Video Mordechai Guri, an Israeli expert on secondary cybersecurity channels, devised a way to loot data from devices that have been dismissed and silenced.
Organizations with extreme security needs can keep certain computer hardware disconnected from any network, a practice known as spacing, to prevent the possibility of malicious hacking from compromised systems on the network or the Internet. Attacks on such systems usually require some form of physical access to introduce malware: an unauthorized person must get hold of the machine, usually briefly and unnoticed, to install malware, bypassing airspace .
The most widely reported air gap attack of this type may have involved secret introduction Stuxnet centrifugal-knackering malware around 2007, after three years of planning, at the nuclear fuel enrichment laboratory in Natanz, Iran, apparently from a USB stick.
Guri, head of research and development at Ben Gurion University in the Negev, Israel's cybersecurity research center, said The register in an email that restricted networks are not reserved for sensitive military installations. They are used, he said, by many regulated industries to protect sensitive private data, intellectual property and critical infrastructure.
In previous work, Guri and his colleagues have explored different ways to attack air systems. Two years ago, for example, he and several other researchers developed a technique dubbed MOSQUITO to exfiltrate data from air-gap systems using ultrasonic transmissions between the speakers.
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An obvious defense against transmitting acoustic data is to turn off all speakers on the protected device, a practice known as audio gap.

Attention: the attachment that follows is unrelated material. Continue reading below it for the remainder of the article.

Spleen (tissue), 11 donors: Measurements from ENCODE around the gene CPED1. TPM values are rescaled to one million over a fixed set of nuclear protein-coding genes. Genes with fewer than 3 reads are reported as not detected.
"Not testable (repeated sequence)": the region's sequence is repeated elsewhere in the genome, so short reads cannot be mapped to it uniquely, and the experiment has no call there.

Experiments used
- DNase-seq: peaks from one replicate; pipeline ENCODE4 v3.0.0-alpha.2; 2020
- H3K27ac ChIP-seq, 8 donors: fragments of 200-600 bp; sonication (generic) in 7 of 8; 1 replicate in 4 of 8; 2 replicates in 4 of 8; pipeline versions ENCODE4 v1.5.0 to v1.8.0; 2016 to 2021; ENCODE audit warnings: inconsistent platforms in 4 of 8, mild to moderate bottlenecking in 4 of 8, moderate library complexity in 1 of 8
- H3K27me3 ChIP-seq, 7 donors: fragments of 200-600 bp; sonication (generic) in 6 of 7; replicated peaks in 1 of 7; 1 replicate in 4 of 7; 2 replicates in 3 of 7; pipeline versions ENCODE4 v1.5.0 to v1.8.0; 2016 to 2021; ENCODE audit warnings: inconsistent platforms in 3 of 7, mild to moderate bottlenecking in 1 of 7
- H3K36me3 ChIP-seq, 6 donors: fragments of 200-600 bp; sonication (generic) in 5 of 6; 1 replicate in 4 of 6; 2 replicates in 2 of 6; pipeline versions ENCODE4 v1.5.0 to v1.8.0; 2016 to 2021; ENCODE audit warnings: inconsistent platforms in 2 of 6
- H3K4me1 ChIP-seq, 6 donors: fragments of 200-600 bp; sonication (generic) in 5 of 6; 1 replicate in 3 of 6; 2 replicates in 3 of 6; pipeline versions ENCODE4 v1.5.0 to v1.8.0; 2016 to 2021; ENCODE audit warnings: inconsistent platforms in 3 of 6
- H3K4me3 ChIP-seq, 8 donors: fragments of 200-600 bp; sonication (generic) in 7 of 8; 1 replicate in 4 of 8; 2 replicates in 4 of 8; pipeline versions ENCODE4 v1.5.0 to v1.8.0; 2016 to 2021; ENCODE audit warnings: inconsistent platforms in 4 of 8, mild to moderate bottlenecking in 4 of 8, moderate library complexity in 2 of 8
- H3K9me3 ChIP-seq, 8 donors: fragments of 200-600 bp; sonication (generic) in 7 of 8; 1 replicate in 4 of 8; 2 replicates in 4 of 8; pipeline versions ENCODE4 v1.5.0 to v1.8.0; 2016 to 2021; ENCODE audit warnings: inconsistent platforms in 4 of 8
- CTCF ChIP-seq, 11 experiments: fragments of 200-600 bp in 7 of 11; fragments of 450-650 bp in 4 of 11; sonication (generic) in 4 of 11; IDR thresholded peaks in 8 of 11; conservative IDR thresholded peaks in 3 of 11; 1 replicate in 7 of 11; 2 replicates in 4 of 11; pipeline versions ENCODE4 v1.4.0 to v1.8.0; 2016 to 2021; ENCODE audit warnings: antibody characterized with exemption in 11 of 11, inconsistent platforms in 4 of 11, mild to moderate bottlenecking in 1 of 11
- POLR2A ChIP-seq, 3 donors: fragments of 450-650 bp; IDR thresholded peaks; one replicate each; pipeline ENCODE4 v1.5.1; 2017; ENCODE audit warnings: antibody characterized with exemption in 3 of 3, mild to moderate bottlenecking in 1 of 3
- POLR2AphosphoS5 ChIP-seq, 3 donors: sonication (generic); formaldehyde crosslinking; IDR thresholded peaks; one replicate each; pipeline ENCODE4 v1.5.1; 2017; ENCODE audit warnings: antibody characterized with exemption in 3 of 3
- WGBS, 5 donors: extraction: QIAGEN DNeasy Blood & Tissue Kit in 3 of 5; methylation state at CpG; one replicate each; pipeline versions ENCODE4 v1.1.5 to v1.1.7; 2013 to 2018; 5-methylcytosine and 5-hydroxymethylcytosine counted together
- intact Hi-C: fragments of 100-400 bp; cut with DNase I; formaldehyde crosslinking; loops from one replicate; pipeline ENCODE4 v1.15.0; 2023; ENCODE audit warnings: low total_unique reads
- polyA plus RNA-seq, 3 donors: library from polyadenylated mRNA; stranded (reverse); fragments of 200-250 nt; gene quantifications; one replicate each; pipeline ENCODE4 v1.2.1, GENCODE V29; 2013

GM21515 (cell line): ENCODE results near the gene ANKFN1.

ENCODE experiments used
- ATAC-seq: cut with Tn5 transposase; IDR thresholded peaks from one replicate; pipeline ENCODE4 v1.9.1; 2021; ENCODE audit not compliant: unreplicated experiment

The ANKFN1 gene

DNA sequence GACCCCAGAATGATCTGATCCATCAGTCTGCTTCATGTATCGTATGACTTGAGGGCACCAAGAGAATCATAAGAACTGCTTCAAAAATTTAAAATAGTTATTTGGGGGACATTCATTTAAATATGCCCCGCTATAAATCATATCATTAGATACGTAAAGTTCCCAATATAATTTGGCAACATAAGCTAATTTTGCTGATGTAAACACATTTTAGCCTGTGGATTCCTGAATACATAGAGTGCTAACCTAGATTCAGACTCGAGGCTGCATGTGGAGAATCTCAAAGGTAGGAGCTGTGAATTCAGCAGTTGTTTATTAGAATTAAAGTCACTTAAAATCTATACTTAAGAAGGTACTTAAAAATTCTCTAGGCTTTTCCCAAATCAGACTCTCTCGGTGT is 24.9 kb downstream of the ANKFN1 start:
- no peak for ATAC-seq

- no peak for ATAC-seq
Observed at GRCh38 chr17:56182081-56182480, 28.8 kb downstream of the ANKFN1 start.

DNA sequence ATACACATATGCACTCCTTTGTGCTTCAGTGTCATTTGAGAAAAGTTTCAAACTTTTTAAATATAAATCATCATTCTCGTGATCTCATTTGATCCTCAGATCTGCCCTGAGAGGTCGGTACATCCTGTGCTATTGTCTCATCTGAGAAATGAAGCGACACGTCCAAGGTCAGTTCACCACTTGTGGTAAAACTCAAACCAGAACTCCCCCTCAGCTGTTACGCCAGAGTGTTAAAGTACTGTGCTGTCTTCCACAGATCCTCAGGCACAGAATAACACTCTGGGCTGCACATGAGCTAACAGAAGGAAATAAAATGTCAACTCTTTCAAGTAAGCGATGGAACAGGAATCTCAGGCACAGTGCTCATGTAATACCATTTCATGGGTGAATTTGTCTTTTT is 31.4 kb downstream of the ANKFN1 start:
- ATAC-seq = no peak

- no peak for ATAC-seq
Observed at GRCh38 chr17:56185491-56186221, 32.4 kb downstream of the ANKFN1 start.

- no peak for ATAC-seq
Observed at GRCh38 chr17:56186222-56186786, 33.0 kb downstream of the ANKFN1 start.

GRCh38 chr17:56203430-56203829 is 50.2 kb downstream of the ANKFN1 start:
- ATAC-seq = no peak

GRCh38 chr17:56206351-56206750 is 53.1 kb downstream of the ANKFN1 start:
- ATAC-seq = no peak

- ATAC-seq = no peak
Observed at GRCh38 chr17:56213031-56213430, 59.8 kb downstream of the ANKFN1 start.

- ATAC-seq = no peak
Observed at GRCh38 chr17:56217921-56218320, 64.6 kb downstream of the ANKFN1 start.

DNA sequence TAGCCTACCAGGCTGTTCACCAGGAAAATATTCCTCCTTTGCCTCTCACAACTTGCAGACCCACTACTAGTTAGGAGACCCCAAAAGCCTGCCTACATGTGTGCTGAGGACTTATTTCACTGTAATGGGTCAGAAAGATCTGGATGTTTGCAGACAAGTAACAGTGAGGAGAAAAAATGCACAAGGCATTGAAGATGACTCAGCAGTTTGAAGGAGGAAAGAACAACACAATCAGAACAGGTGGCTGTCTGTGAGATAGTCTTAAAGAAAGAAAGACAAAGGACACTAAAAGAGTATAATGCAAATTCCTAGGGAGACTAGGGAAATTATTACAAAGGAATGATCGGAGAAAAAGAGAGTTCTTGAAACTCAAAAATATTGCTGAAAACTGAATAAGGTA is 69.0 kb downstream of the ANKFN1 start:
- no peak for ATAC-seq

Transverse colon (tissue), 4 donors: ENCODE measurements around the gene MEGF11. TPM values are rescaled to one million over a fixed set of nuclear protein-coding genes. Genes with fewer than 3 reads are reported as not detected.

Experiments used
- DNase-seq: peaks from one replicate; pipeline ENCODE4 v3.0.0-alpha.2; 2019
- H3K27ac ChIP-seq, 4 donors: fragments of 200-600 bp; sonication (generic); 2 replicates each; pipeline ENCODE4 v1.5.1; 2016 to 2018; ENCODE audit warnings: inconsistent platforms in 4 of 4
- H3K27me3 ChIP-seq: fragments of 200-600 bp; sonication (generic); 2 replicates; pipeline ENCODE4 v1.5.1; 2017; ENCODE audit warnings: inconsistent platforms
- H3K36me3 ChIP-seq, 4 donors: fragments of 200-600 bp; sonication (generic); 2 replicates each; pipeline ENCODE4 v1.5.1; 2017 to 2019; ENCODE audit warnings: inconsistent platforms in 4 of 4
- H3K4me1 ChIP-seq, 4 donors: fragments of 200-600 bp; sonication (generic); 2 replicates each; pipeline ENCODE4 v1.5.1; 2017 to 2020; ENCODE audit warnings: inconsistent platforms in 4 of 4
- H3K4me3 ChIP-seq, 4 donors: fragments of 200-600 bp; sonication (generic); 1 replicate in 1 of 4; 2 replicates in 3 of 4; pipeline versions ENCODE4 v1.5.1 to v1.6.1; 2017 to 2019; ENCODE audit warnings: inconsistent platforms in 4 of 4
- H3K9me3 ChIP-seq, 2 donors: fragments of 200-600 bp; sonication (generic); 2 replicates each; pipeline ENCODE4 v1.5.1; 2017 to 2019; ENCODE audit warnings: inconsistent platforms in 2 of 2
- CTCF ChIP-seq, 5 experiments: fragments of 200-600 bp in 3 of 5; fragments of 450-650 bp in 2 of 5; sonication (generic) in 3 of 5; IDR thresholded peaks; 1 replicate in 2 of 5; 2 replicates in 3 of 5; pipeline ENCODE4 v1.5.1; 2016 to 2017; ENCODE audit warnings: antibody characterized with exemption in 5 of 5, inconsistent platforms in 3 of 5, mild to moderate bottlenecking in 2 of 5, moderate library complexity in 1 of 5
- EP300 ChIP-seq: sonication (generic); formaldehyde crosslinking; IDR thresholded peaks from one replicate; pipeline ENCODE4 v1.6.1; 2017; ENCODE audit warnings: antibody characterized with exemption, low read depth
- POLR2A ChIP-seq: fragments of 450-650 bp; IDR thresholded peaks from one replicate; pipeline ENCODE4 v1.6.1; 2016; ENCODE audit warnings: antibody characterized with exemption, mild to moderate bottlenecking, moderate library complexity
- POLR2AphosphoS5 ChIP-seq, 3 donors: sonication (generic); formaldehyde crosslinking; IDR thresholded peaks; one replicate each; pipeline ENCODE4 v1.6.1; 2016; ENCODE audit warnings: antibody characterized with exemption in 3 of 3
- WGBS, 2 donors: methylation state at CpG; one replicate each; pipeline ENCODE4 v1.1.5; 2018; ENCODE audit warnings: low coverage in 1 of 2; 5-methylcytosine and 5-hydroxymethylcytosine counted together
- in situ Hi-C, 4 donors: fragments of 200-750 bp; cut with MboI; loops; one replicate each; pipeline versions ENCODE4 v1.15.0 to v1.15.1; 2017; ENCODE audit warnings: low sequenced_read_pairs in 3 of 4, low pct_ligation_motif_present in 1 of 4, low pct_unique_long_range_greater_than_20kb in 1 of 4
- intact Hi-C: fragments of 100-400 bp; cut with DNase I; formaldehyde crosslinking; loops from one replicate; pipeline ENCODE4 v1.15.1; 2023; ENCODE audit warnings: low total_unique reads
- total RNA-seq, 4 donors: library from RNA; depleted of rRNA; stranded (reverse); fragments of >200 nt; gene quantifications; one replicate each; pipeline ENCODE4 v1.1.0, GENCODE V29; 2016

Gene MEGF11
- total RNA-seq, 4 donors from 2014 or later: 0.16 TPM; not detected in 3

But Guri's latest research shows that it's not enough. He and his team found a way to turn the power of an isolated, mute machine into a speaker, capable of transmitting data at a rate of 50 bits / s.
He calls the POWER-SUPPLaY attack. The technique has the potential to be used against PC workstations and servers, as well as embedded systems and IoT devices that do not have addressable audio hardware.
“We show that malware running on a PC can exploit its PSU and use it as an out-of-band loudspeaker with limited capacities,” writes a document.[[[[PDF]explaining in detail the technique. “The malicious code intentionally manipulates the internal switching frequency of the power supply and therefore controls the waveform generated by its capacitors and transformers.”
An evil maid attack is necessary to make the attack feasible. The attacker also needs a nearby receiver, which in this scenario would be a smartphone, compromised with malware to listen to the data, or knowingly exploited by an insider.
POWER-SUPPLaY modifies the power consumption by regulating the workload of the processor, so that the switching power supplies (SMPS) of modern electronic devices modify the switching frequency at which they operate, which is generally between 20 kHz and 20 MHz. Such shifts produce detectable noise in transformers and capacitors. Although most people cannot hear sounds in this frequency range, microphones can detect them.
“By intentionally starting and stopping the processor workload, we are able to adjust the SMPS so that it switches at a specified frequency and therefore emits an acoustic signal and modulates binary data on it”, explains the document. A video of the attack is below:
Guri and others have developed a handful of STORM attack patterns, such as luminance signaling via fluctuations in the LCD screen (BRIGHTNESS), acoustic signaling by fan modulation (FANSMITTER), data exfiltration via power cables (POWERHAMMER) and secret signaling via the keyboard LEDs (CTRL-ALT-LED).
POWER SUPPLY is fun but not a practical threat to most of us. You should detect sounds from the PSU on any noise in the surrounding environment, and you should be close enough to pick it up, or have malware on a nearby machine that can listen to the bits.
If your device is connected to a network, or can transmit data via Bluetooth, for example, there are easier ways to exfiltrate data from it.
That said, Guri said he thinks this type of research could prompt organizations that have policies banning or silencing speakers to consider turning power supplies into data leaking speakers. ®
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